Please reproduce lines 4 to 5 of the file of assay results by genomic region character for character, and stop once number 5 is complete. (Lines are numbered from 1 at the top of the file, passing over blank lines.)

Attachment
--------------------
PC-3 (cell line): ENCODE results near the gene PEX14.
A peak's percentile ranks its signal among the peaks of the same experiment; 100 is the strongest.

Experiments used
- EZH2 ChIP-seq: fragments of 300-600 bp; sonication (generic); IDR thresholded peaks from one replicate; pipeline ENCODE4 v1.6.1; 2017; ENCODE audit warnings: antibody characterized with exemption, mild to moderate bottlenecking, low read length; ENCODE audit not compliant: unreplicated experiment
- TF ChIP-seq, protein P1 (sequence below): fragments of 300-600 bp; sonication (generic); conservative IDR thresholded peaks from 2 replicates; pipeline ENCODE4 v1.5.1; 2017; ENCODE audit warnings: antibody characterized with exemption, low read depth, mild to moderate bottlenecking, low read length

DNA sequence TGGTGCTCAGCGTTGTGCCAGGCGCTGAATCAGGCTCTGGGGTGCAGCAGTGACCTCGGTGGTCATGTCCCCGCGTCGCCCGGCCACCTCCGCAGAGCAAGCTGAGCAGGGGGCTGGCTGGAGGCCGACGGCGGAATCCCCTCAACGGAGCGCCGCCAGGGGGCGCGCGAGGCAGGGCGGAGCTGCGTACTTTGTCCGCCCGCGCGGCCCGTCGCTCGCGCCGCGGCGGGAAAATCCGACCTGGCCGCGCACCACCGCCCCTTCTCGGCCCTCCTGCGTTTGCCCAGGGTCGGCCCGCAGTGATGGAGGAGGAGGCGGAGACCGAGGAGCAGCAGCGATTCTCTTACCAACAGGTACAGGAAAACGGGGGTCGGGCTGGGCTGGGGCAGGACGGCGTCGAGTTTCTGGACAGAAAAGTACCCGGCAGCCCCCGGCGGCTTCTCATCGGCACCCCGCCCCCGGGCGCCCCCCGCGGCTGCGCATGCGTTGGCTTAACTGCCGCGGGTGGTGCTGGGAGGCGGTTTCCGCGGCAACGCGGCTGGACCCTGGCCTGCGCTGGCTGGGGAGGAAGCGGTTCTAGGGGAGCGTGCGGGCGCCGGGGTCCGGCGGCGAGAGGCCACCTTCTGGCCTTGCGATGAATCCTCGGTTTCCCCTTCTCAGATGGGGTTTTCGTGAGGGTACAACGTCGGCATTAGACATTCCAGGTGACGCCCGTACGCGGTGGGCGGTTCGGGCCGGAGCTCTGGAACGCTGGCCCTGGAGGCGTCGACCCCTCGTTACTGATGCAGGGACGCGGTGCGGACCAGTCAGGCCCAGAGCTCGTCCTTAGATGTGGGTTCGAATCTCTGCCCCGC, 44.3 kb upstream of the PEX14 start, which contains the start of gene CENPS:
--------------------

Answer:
- EZH2 ChIP-seq: fragments of 300-600 bp; sonication (generic); IDR thresholded peaks from one replicate; pipeline ENCODE4 v1.6.1; 2017; ENCODE audit warnings: antibody characterized with exemption, mild to moderate bottlenecking, low read length; ENCODE audit not compliant: unreplicated experiment
- TF ChIP-seq, protein P1 (sequence below): fragments of 300-600 bp; sonication (generic); conservative IDR thresholded peaks from 2 replicates; pipeline ENCODE4 v1.5.1; 2017; ENCODE audit warnings: antibody characterized with exemption, low read depth, mild to moderate bottlenecking, low read length